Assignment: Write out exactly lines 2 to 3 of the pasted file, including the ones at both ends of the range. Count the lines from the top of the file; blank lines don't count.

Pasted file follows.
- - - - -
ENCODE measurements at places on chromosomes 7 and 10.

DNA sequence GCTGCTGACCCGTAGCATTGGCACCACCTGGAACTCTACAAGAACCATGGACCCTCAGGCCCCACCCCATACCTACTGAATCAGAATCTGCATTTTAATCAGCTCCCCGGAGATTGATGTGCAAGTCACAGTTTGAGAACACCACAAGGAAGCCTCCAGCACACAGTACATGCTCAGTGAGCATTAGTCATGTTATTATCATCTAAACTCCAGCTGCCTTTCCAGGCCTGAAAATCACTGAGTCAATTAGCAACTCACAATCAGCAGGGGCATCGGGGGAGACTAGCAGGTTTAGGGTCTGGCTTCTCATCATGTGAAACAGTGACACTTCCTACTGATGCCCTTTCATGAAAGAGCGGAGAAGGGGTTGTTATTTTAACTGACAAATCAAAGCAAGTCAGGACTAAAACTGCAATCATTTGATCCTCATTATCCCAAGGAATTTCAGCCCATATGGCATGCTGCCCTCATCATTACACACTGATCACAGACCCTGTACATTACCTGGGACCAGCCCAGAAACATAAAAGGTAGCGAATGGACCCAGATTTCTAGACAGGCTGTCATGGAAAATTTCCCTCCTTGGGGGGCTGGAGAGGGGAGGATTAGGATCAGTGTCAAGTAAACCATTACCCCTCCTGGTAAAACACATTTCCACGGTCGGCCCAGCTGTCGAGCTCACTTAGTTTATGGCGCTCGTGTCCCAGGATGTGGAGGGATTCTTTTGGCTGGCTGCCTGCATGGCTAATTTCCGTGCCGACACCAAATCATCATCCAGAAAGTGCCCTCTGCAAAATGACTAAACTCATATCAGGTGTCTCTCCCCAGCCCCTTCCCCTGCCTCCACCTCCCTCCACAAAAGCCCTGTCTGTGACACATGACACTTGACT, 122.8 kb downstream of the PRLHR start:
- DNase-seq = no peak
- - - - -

DNA sequence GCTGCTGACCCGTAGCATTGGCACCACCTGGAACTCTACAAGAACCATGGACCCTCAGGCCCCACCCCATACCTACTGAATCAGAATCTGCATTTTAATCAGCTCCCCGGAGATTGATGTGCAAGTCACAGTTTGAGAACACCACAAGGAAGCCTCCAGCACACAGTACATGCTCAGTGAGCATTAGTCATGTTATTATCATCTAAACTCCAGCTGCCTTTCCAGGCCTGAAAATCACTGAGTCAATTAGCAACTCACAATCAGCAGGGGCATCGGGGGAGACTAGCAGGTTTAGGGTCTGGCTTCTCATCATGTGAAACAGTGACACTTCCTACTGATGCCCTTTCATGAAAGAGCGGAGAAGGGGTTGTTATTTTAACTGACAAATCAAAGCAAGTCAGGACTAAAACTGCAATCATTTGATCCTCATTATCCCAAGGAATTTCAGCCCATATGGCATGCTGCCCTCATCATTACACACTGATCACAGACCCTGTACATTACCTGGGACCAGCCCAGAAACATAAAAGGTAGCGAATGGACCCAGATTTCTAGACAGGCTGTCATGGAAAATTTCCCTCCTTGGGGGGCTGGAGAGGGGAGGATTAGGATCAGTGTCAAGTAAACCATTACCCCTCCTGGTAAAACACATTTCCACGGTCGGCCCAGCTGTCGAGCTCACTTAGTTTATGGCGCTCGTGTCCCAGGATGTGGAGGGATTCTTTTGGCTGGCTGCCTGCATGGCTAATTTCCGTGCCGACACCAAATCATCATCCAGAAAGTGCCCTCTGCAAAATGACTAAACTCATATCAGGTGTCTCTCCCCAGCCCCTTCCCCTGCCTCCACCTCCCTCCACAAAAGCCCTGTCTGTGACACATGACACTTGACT, 122.8 kb downstream of the PRLHR start:
- DNase-seq = no peak